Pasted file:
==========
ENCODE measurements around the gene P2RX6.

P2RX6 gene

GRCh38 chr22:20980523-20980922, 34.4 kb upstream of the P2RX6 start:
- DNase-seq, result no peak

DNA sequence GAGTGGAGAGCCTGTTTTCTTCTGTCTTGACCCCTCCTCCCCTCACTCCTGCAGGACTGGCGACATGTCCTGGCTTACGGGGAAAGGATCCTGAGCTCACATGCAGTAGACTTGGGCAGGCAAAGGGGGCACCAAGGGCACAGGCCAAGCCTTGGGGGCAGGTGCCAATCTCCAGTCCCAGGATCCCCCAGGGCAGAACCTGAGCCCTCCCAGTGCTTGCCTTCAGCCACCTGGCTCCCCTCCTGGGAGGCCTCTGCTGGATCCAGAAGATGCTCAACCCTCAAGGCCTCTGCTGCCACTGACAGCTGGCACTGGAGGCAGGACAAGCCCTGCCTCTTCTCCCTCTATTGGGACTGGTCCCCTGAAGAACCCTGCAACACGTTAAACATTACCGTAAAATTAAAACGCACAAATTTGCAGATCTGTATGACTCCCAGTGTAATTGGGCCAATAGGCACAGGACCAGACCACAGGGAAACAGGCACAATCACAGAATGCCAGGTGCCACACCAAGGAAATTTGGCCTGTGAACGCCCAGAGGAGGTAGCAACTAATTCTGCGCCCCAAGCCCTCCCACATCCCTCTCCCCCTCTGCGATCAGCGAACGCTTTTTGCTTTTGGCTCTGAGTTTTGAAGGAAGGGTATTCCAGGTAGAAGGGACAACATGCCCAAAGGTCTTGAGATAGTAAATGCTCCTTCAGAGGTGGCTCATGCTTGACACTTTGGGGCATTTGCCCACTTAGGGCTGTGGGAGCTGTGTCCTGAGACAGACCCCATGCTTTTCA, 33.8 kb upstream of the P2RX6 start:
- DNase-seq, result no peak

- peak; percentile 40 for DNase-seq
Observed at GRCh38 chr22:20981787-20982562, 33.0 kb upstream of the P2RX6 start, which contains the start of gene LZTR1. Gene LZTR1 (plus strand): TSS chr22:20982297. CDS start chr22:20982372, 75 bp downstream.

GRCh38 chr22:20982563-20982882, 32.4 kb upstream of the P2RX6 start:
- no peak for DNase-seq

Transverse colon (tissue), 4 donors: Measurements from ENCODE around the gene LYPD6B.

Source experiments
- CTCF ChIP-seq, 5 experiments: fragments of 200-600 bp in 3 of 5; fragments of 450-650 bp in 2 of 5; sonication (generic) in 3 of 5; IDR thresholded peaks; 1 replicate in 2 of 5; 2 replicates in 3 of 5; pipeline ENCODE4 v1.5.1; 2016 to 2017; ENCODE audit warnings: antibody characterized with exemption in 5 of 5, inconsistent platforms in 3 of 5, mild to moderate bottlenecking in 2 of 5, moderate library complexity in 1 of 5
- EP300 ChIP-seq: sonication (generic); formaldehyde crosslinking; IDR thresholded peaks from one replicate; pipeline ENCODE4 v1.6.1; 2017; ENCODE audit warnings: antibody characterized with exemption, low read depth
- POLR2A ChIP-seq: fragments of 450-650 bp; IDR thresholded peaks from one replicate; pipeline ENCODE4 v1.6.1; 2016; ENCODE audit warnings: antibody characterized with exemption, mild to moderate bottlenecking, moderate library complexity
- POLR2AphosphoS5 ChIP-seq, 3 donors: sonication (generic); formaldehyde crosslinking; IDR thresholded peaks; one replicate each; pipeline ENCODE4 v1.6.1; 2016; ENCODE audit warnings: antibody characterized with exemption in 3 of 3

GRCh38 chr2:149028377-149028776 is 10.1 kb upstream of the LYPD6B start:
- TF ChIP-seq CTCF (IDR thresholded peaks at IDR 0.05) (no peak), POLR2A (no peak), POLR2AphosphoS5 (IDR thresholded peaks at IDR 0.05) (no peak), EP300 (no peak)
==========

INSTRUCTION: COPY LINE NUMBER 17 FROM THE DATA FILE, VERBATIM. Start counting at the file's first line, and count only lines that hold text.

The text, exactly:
GRCh38 chr2:149028377-149028776 is 10.1 kb upstream of the LYPD6B start: